I think this has to be my favourite contribution to Ada Lovelace day. Brilliant!
Archive: March, 2009
Typographically thoughtful themes for NetNewsWIre. Even if you don't use the RSS reader, check out the gorgeous design of this site.
The start of a campaign to get a blue plaque for Sussex Uni, site of the world's first transatlantic email.
Indie compilations for you to download for free.
This list of screenreader survey results is required reading. Conclusion: "there is no typical screen reader user."
Kai has written a handy little CSS diagnostic script to help you identify problems with your markup.
A Cederholm-designed site for tracking trends on Wikipedia. Check out the HTML5-based class names.
Best. Portfolio/resumé. Site. Ever.
A single-serving blindingly obvious answer.
An excellent rumination on the meaning of accessibility, prompted by real world experiences.
Derek weighs in with his view on the current state of publishing. I agree with his conclusion: "There has never been a better time to be making media. There are more tools to help than ever. There are more media consumers and media producers than ever. The world is more literate and media savvy than it’s ever been."
Prompted by the Bespin fuss, Derek shares his thoughts on *when* accessibility should be integrated into products.
A beautiful use of the Flickr API that allows you to browse photos with a colour picker.
I know this sound uncharitable but there's a good chance that the reason why Bruce Sterling's books aren't selling is because he's just not a very good writer. And I say that as a big sci-fi fan. I mean, really... have you read Distraction? I tried ...and failed.
The next Yahoo hackday will be on May 9th and 10th in Covent Garden. I've registered my interest. You should too.
This is the dictionary definition of awesome: schoolkids send a camera into space.
Announced at SXSW, this is the curriculum that the Web Standards Project has been working on. Education, education, education.
Lomokev is teaching photography in Brighton. Learn from the best.
Douglas explains why he's leaving Google. "I won’t miss a design philosophy that lives or dies strictly by the sword of data."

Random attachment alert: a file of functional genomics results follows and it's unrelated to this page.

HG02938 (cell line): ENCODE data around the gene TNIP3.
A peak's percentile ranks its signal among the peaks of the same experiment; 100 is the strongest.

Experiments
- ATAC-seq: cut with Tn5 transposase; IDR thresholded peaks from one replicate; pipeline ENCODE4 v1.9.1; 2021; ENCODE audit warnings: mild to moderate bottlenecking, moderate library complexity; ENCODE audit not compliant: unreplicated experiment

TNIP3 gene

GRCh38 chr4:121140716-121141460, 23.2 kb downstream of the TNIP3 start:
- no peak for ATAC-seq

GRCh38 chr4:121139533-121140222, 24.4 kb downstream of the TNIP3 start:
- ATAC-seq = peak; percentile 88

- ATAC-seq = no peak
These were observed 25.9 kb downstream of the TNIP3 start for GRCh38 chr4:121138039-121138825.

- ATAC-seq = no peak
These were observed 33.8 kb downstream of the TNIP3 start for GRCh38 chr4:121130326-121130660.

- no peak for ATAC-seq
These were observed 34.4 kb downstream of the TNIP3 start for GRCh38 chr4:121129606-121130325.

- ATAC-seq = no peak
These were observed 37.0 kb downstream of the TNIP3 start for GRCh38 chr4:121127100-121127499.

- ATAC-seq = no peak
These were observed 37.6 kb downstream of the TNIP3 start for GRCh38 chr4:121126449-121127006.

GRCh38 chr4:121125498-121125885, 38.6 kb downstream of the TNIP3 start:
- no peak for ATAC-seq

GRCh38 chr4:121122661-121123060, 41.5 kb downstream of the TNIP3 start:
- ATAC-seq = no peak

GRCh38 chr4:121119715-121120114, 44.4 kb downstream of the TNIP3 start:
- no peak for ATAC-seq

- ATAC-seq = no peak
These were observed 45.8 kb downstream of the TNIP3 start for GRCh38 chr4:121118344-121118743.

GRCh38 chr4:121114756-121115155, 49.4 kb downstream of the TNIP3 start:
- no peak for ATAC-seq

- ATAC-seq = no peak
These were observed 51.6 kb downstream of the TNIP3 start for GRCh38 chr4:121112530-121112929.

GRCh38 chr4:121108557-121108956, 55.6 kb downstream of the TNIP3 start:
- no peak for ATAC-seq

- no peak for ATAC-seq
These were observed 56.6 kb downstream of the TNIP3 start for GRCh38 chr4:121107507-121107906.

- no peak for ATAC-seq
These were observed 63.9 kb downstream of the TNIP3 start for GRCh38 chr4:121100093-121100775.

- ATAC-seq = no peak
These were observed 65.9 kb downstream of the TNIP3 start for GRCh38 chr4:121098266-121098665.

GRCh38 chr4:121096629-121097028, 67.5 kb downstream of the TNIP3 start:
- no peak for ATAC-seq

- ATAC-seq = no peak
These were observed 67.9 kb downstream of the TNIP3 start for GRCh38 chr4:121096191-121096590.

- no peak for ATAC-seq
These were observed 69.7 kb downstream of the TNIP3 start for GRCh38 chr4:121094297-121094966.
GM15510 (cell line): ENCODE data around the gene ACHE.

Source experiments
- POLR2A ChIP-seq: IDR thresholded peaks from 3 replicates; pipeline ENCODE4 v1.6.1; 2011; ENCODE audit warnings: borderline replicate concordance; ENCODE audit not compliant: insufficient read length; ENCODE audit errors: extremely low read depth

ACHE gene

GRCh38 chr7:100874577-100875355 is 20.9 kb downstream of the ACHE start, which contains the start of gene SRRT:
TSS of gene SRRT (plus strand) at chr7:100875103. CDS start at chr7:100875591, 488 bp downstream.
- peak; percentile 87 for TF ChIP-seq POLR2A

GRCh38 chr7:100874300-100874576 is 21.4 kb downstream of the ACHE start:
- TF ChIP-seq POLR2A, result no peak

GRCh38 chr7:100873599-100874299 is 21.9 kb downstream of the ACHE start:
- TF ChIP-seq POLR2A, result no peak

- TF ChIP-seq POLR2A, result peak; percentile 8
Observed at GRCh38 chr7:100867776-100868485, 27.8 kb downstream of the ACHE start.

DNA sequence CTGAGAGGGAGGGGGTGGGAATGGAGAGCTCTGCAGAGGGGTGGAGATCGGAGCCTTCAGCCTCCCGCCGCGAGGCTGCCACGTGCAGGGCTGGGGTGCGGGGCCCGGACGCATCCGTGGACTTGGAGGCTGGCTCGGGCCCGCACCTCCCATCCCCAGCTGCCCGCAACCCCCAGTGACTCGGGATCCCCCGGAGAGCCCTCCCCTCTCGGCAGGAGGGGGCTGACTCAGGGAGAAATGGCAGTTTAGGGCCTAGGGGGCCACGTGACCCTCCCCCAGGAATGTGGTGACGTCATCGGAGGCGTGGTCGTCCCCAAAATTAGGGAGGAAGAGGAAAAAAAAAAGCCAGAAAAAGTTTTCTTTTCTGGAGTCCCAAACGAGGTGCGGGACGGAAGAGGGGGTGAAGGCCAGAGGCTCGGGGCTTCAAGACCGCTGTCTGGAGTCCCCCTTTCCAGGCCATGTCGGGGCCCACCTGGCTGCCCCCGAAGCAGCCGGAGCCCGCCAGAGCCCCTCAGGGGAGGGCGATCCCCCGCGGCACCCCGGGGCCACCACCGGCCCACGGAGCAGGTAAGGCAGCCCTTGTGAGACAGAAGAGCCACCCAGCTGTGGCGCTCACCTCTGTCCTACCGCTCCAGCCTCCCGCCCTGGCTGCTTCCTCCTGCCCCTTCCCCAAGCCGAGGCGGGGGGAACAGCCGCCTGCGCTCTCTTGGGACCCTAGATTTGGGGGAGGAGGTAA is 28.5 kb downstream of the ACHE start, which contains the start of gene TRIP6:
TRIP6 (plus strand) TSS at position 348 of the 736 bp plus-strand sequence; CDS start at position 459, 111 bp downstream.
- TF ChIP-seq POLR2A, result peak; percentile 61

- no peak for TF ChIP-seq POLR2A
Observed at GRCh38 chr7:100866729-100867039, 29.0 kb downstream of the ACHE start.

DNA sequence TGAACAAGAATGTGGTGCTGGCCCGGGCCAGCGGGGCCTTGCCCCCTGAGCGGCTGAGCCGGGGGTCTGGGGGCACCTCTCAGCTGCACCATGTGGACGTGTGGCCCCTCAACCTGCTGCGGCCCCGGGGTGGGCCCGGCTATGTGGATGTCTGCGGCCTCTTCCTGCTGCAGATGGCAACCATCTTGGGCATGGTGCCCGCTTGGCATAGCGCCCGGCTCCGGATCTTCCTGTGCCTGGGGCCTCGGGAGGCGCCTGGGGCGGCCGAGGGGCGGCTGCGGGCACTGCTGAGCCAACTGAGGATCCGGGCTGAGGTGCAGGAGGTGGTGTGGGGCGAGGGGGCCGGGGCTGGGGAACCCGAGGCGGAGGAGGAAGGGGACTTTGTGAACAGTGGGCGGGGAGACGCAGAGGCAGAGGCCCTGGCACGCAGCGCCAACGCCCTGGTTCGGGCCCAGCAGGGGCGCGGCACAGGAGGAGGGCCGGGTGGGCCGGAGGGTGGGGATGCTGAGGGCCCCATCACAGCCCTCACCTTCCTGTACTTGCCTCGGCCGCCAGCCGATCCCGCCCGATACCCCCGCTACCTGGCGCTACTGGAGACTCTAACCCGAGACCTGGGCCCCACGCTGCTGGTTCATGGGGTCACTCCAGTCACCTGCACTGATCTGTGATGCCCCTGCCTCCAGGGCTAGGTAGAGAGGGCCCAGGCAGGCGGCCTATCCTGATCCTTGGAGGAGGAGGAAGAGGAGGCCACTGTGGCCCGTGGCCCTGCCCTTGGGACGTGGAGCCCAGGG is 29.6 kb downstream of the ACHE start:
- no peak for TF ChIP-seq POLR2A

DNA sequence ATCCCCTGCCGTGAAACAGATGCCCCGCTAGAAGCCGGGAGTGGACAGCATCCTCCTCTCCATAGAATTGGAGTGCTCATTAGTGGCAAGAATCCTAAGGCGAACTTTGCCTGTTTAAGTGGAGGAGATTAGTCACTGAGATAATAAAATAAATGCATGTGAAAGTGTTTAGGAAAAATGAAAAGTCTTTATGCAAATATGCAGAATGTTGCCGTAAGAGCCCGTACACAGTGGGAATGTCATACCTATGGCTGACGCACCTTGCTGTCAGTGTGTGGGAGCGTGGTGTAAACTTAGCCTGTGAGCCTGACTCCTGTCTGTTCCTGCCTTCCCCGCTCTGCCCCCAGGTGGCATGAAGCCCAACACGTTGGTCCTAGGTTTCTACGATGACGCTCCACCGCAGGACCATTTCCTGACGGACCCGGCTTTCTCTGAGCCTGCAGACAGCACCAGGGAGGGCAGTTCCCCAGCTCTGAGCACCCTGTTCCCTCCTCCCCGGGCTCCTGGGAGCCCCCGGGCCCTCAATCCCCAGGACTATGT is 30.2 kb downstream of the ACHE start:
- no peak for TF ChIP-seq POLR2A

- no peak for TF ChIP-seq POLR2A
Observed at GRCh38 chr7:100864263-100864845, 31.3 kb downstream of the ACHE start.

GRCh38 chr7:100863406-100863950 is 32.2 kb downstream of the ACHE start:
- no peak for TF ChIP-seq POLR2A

A great video reportage of this year's bloggies featuring a bit of a mandolin performance by yours truly.
Un film du Garrett Murray.
An excellent bookmarklet designed to help you read more easily on the web (by hiding all that filthy, filthy advertising).
Okay, I know I said "holy freakin' crap!" the last time I linked to one of Glenn's Social Graph API experiments but now he's gone and created a Firefox plug-in: press alt-i and you can see the social graph for anyone's site. Holy freakin' crap!
Natalie has put up the slides and video from her excellent Girl Geek Dinner talk on CSS in The Eagle last week.
danah boyd addresses the Microsoft Research Tech Fest.
The Guardian has released a shedload of data for us to play with. Go forth and hack.
With heavy heart, Nick announces the end of Digital Web magazine. It will be missed.
This is the ur-spring: Tim Berners Lee's original proposal for "Mesh", later "World Wide Web."
Holy freaking crap! Glenn's Social Graph Explorer is bloody brilliant!
Andy answers some questions about Clearleft's way of working.
Ariel talks about labours of love; pico projects; £5 apps; call them what you will.
Great article by Bruce defending the principle of One Web.
Stuart has an interesting take on ARAI attributes. Why can't they be set declaratively in an external file in the same way as we set styles?
Here's a great compromise solution for parents. Yes, your kids can play that violent video game but with one condition: they must abide by the Geneva Conventions.
Stevie Wonder talks about assistive technology. I think this finally proves that yes, accessibility *is* sexy!
Superb article by Ethan on calculating percentages for liquid layouts. Read it. Do it.
Andy Baio gets his first by-line in a national newspaper (based on an article from Waxy.org).
A lovely shout-out to Clearleft from the BBC: "Along with other awesome UK companies like ClearLeft, we hope the work we're doing influences more web companies to adopt more best practice, like following the principle of 'progressive enhancement'."
Because the internet needs prophylactics for memetically transmitted diseases.
This is beautiful. Really beautiful.